An anonymous Slashdot reader writes from a report via BleepingComputer: Google Chrome engineers announced plans to gradually remove trust in old Symantec SSL certificates and intent to reduce the accepted validity period of newly issued Symantec certificates, following repeated slip-ups on the part of Symantec. Google's decision comes after the conclusion of an investigation that started on January 19, which unearthed several problems with Symantec's certificate issuance process, such as 30,000 misused certificates. In September 2015, Google also discovered that Symantec issued SSL certificates for Google.com without authorization. Symantec blamed the incident on three rogue employees, whom it later fired. This move from Google will force all owners of older Symantec certificates to request a new one. Google hopes that by that point, Symantec would have revamped its infrastructure and will be following the rules agreed upon by all the other CAs and browser makers.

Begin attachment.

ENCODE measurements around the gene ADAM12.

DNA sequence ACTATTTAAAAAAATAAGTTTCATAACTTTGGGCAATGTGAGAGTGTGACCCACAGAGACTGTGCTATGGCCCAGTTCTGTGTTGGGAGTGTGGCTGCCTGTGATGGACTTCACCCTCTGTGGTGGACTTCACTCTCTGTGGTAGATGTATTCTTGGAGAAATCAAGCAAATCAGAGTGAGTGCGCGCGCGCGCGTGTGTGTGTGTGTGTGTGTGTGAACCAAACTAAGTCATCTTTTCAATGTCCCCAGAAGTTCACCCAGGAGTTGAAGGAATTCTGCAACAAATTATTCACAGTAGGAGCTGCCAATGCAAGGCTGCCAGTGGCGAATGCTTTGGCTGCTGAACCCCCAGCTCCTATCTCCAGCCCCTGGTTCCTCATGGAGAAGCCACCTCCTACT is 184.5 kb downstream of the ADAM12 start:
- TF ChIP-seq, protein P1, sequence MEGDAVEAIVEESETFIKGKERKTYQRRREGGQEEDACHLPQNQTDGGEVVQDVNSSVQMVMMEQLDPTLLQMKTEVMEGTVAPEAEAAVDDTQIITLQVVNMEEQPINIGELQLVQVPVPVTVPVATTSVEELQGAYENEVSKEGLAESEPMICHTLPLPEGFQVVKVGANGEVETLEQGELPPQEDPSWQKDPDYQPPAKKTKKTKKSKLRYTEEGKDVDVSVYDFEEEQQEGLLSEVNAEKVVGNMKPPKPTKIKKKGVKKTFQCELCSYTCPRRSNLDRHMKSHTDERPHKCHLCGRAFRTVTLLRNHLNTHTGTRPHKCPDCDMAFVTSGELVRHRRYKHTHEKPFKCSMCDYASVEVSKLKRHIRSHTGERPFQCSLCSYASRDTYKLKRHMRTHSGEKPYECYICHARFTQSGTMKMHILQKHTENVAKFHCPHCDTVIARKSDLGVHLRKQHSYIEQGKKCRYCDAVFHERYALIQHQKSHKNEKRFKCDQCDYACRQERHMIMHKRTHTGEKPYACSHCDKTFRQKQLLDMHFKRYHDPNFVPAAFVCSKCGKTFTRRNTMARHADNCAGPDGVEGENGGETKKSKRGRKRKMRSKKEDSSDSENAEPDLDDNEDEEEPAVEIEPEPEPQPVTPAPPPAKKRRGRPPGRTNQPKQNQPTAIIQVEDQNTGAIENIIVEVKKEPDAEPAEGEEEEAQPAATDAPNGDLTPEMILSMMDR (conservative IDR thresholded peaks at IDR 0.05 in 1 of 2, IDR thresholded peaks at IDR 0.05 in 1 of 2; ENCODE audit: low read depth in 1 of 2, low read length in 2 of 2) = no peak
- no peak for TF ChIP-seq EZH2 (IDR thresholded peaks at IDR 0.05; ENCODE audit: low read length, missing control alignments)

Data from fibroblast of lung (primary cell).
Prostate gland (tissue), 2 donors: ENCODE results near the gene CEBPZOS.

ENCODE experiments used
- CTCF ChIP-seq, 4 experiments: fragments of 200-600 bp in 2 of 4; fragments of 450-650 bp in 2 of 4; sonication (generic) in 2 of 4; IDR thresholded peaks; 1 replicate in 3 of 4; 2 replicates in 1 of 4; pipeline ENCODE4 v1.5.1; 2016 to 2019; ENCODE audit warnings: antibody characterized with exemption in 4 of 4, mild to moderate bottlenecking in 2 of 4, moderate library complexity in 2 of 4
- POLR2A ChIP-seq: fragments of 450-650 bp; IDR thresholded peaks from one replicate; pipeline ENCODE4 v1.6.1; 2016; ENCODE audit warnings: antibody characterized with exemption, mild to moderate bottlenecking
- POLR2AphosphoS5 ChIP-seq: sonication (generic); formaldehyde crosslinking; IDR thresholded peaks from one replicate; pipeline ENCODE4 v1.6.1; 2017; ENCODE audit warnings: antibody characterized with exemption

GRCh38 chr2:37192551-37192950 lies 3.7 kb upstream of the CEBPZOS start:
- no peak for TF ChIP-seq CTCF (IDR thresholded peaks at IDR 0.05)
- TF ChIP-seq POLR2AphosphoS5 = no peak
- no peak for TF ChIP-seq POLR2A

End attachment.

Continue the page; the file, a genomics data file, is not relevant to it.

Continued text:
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An anonymous reader quotes a report from Rolling Stone: Verizon, AT&T, Johnson & Johnson and other major companies have pulled advertisements from YouTube after learning they were paired with videos promoting extremism, terrorism and other offensive topics, The New York Times reports. Among the other companies involved are pharmaceutical giant GSK, HSBC, the Royal Bank of Scotland and L'Oreal, amounting to a potential loss of hundreds of millions of dollars to the Google-owned company. The boycott began last week after a Times of London investigation spurred many major European companies to pull their ads from YouTube. American companies swiftly followed, even after Google promised Tuesday to work harder to block ads on "hateful, offensive and derogatory" videos. Like AT&T, most companies are only pulling their ads from YouTube and will continue to place ads on Google's search platforms, which remain the biggest source of revenue for Google's parent company, Alphabet. Still, the tech giant offered up a slew of promises to assuage marketers and ensure them that they were fixing the problems on YouTube. Due to the massive number of videos on YouTube -- about 400 hours of video is posted each minute -- the site primarily uses an automated system to place ads. While there are some failsafes in place to keep advertisements from appearing alongside offensive content, Google's Chief Business Officer Philipp Schindler wrote in a blog post that the company would hire "significant numbers" of employees to review YouTube videos and mark them as inappropriate for ads. He also said Google's latest advancements in artificial intelligence and machine learning will help the company review and flag large swaths of videos.